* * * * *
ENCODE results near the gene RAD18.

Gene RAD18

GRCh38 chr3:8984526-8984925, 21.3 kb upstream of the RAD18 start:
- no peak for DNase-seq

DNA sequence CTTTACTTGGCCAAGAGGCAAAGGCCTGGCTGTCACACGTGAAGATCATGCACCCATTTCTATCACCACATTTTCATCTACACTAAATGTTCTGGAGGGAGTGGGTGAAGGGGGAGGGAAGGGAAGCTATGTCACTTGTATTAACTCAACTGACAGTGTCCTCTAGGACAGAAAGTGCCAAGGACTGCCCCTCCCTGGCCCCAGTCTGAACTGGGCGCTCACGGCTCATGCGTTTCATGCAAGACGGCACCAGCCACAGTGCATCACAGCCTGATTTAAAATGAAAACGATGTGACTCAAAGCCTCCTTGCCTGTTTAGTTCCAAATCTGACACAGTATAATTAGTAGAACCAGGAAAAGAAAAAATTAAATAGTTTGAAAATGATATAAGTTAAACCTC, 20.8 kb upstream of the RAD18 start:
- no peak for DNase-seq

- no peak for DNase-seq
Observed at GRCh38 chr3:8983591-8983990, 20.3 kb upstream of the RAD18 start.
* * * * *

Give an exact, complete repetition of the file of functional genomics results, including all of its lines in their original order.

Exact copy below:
ENCODE results near the gene RAD18.

Gene RAD18

GRCh38 chr3:8984526-8984925, 21.3 kb upstream of the RAD18 start:
- no peak for DNase-seq

DNA sequence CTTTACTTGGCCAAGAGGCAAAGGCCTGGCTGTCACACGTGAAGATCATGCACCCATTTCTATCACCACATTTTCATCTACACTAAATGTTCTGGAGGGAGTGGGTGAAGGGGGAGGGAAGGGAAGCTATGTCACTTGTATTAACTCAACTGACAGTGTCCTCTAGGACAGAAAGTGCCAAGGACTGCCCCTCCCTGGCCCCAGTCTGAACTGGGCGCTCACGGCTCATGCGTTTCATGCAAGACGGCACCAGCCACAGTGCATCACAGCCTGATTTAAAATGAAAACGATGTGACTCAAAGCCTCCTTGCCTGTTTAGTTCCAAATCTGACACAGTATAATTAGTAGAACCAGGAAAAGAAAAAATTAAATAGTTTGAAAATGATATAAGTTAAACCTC, 20.8 kb upstream of the RAD18 start:
- no peak for DNase-seq

- no peak for DNase-seq
Observed at GRCh38 chr3:8983591-8983990, 20.3 kb upstream of the RAD18 start.